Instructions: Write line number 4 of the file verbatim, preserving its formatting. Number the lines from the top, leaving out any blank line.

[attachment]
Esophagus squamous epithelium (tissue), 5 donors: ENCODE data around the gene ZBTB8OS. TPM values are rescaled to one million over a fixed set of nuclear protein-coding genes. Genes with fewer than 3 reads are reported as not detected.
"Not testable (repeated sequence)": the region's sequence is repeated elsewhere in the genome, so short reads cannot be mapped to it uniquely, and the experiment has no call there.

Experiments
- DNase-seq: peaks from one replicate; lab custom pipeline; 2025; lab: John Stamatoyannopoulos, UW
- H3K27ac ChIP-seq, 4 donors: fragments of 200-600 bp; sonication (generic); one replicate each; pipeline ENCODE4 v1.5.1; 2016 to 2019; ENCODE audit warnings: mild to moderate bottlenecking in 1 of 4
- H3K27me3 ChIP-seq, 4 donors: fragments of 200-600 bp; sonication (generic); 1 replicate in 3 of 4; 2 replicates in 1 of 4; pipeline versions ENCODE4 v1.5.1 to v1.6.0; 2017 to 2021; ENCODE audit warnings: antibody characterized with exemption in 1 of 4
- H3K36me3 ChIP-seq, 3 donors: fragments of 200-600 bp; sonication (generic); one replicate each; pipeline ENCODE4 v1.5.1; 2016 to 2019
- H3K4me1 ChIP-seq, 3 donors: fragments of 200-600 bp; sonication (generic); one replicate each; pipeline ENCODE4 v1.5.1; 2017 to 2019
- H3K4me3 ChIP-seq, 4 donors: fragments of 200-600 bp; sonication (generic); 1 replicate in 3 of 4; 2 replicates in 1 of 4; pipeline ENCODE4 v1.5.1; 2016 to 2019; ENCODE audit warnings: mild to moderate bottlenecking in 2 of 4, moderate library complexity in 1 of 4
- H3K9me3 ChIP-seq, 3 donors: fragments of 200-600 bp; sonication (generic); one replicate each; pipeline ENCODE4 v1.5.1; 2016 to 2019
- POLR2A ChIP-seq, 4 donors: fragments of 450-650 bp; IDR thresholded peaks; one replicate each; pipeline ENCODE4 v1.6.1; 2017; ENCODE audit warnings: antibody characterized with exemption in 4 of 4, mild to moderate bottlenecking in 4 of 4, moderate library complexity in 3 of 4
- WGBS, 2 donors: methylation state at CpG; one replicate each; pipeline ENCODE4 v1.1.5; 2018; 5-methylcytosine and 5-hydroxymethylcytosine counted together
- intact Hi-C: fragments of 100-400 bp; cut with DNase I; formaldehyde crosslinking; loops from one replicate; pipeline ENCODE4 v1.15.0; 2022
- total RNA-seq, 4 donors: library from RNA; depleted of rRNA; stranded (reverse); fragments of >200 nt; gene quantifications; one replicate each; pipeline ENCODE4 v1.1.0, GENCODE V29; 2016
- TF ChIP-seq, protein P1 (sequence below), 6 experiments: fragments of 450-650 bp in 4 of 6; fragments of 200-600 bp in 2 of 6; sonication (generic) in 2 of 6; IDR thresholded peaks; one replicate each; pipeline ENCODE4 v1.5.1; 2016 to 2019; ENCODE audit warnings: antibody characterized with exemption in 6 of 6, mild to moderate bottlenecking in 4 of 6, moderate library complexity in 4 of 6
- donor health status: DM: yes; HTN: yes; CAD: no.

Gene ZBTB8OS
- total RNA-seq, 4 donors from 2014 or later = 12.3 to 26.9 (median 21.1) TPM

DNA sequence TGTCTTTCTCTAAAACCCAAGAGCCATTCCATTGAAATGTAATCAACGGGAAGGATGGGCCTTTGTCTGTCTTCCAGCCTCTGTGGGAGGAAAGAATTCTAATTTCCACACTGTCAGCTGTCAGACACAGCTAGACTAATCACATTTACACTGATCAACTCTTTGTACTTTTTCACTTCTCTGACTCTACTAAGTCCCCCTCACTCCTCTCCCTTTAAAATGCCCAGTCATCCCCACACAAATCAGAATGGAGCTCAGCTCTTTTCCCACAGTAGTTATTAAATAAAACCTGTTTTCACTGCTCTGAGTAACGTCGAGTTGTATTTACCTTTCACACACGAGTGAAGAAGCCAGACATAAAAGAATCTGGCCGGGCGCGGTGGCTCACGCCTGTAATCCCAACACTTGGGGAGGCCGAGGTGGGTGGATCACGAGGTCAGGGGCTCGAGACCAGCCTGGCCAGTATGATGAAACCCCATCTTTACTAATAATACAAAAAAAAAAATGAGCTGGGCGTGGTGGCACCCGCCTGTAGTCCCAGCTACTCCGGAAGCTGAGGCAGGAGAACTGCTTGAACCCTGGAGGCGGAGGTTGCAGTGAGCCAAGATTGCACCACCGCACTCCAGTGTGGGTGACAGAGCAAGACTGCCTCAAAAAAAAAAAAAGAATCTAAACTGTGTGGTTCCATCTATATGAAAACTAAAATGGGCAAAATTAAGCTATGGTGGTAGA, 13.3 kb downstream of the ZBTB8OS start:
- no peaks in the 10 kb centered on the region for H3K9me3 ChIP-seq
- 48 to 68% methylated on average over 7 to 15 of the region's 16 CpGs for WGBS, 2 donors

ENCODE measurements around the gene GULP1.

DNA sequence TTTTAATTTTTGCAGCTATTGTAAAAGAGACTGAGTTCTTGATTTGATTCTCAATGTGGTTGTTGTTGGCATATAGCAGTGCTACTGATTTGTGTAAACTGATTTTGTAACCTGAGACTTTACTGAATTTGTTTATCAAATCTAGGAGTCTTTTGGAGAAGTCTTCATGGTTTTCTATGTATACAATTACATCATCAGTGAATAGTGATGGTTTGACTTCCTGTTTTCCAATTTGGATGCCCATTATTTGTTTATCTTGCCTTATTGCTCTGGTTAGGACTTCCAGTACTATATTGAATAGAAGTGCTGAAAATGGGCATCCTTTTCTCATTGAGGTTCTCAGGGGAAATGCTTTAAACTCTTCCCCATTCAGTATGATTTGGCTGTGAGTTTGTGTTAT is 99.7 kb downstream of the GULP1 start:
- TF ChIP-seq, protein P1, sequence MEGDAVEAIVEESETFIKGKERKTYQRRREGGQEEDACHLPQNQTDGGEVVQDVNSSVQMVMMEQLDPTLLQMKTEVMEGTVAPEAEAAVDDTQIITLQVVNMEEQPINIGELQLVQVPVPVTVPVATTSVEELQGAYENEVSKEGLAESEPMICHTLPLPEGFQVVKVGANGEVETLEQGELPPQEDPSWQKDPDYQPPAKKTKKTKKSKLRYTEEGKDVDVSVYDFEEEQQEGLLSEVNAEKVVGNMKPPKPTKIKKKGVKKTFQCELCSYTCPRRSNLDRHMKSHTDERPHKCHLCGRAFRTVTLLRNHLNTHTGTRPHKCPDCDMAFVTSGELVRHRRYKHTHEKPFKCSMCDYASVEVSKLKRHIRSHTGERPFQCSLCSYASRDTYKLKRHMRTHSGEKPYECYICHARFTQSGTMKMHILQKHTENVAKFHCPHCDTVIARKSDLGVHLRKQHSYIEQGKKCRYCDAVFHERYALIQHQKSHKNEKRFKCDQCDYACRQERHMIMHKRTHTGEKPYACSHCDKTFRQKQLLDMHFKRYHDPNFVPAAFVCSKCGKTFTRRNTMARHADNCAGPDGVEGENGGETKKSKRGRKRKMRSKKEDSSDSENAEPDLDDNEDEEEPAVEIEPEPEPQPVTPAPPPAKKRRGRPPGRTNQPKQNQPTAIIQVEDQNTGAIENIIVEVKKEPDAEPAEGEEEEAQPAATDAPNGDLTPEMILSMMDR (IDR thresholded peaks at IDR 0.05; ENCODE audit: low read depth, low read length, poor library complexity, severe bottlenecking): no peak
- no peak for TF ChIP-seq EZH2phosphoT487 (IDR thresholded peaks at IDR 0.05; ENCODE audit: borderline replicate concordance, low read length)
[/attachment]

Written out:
- DNase-seq: peaks from one replicate; lab custom pipeline; 2025; lab: John Stamatoyannopoulos, UW